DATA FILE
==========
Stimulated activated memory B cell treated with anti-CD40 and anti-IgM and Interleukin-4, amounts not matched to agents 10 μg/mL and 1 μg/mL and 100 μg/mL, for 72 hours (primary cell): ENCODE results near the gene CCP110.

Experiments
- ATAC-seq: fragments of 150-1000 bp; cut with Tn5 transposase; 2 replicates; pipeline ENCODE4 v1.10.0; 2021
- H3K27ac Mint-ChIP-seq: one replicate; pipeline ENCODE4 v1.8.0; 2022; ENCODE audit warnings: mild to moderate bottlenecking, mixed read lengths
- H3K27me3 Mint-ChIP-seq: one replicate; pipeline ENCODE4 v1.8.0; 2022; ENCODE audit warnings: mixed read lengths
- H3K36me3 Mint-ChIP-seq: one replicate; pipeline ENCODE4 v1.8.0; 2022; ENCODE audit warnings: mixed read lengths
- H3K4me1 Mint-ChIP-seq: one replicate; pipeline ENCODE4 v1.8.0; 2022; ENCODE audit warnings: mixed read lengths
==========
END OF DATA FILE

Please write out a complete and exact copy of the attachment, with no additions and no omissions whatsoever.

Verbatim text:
Stimulated activated memory B cell treated with anti-CD40 and anti-IgM and Interleukin-4, amounts not matched to agents 10 μg/mL and 1 μg/mL and 100 μg/mL, for 72 hours (primary cell): ENCODE results near the gene CCP110.

Experiments
- ATAC-seq: fragments of 150-1000 bp; cut with Tn5 transposase; 2 replicates; pipeline ENCODE4 v1.10.0; 2021
- H3K27ac Mint-ChIP-seq: one replicate; pipeline ENCODE4 v1.8.0; 2022; ENCODE audit warnings: mild to moderate bottlenecking, mixed read lengths
- H3K27me3 Mint-ChIP-seq: one replicate; pipeline ENCODE4 v1.8.0; 2022; ENCODE audit warnings: mixed read lengths
- H3K36me3 Mint-ChIP-seq: one replicate; pipeline ENCODE4 v1.8.0; 2022; ENCODE audit warnings: mixed read lengths
- H3K4me1 Mint-ChIP-seq: one replicate; pipeline ENCODE4 v1.8.0; 2022; ENCODE audit warnings: mixed read lengths